The New World of International Trade Arbitration

by Roger Alford

In the past twenty years the world of investment arbitration has taken the commercial world by storm. There are over 2,750 bilateral investment treaties and almost every one of them has an arbitration provision. Investment arbitration is now a prominent feature of the arbitration landscape.

Just as BITs have proliferated in recent years, so too have free trade agreements. There are approximately 380 free trade agreements now in existence, and yet the question of dispute settlement in the FTA context has rarely featured in the discussion. Sure, there have been NAFTA Chapter 20 cases, and the occasional ad hoc dispute–such as the Canadian-U.S. Softwood Lumber dispute. But international trade arbitration pursuant to FTAs is still in its infancy.

The recent EU-South Korea FTA signed last month may signal a new era of FTA arbitration. The dispute settlement chapter of this FTA combines features of both investment arbitration and the WTO DSU.

The procedures are similar to investment arbitration. There are provisions for the request for arbitration, establishment of an arbitral panel, rules on arbitrator conduct, rules governing proceedings, evidence gathering and hearings, time limits for the award, etc. There are a few unique provisions, such as drawing arbitrators by lot from a roster of fifteen, and adopting the seat of arbitration as either Seoul or Brussels, depending on which State is the complaining Party. But in most respects the procedures are familiar to other forms of arbitration involving States.

When it comes to remedies, however, the FTA arbitration rules are similar to the WTO. A non-complying State may offer compensation for a violation, or failing that, be subject to retaliatory countermeasures (i.e., increased tariffs). Those tariff increases may not exceed the level applied to other WTO members, but will result in the suspension of duty-free benefits under the FTA. Similar to the WTO, disputes as to compliance measures or deadlines are subject to further arbitration. The traditional recognition and enforcement questions under the New York Convention are irrelevant in this context.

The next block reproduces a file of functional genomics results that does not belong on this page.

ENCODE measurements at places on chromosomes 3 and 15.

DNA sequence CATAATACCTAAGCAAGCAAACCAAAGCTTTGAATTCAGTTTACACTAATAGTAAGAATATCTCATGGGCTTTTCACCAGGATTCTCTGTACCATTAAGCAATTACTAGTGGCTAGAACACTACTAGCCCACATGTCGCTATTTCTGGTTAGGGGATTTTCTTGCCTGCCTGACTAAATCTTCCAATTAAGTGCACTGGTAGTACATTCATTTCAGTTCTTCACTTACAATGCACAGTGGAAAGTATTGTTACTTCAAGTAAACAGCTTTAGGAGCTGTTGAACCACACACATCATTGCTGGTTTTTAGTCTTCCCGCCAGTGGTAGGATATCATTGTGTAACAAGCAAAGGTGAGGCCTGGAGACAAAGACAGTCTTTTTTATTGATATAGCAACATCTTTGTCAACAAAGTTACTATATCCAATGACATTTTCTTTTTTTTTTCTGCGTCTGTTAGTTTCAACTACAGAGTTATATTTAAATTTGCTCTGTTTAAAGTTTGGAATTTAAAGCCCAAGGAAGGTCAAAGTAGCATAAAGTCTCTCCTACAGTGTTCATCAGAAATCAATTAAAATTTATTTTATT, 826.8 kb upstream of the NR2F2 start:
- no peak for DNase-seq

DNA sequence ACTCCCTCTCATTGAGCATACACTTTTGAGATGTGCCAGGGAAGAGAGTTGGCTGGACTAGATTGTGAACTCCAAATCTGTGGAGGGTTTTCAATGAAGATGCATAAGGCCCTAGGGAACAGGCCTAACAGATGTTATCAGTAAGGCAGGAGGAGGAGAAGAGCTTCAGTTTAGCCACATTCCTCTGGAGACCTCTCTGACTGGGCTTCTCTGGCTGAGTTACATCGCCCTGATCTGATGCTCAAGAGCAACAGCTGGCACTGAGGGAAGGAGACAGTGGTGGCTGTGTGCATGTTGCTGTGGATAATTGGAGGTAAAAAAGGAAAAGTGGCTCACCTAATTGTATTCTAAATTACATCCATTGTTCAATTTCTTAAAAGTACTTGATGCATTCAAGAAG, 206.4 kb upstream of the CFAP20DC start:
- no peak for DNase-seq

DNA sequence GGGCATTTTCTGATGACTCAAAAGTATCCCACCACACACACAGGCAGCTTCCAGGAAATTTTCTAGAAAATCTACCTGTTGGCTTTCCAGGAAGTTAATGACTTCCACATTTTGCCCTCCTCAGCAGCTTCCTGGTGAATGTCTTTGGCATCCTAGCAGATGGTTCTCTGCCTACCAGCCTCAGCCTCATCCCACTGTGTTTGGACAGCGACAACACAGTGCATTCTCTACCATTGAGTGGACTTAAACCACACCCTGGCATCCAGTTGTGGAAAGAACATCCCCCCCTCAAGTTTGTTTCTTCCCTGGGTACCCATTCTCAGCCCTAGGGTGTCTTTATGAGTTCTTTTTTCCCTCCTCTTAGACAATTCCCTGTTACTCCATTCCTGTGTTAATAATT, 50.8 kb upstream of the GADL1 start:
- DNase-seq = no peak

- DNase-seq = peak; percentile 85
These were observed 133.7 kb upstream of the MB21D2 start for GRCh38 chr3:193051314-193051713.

Over 50% of all trade in goods occurs on a preferential basis. Like BITs, FTAs will continue to proliferate. Sophisticated dispute resolution mechanisms in FTAs are long overdue. The future portends a new world of international trade arbitration, and a growing international trade arbitration bar.

6 Responses

  1. Thanks for this post.  We will be looking at trade law in my international law class this next week – and the timing is just perfect for my students.  Very interesting stuff.

  2. Very interesting.  On a quick read, though, this looks to me more like an effort to make FTAs look like the WTO, than like BITs.  No private parties can bring disputes, and arbitrators appointed to a roster by states, hearings must be public, etc.  So is this more like BITs, or more like the WTO?

  3. I think it is a hybrid.  It has obvious parallels to both investment arbitration and the WTO dispute settlement procedures.  The features you highlight are more similar to the WTO than BITs, but there are other features that are more similar to investment arbitration, like the selection of arbitrators by consent of the parties and the panel’s discretion with respect to procedure.

    Roger Alford

  4. As in other recent FTAs, this clause is closely modeled on the WTO and incorporates changes that the EU would like to see happen in the WTO, including greater transparency. The WTO’s Dispute Settlement Understanding too provides that panelists are selected in the first instance by agreement between the parties.  The WTO DG only selects panelists if the disputing parties do not agree and if one party gives up on further discussions and requests such selection.

    One interesting item in the procedures:  The decision is supposed to be drafted by the arbitrators themselves, who are not supposed to delegate the job at all. This may reflect EU unhappiness with the WTO secretariat’s role in drafting panel decisions.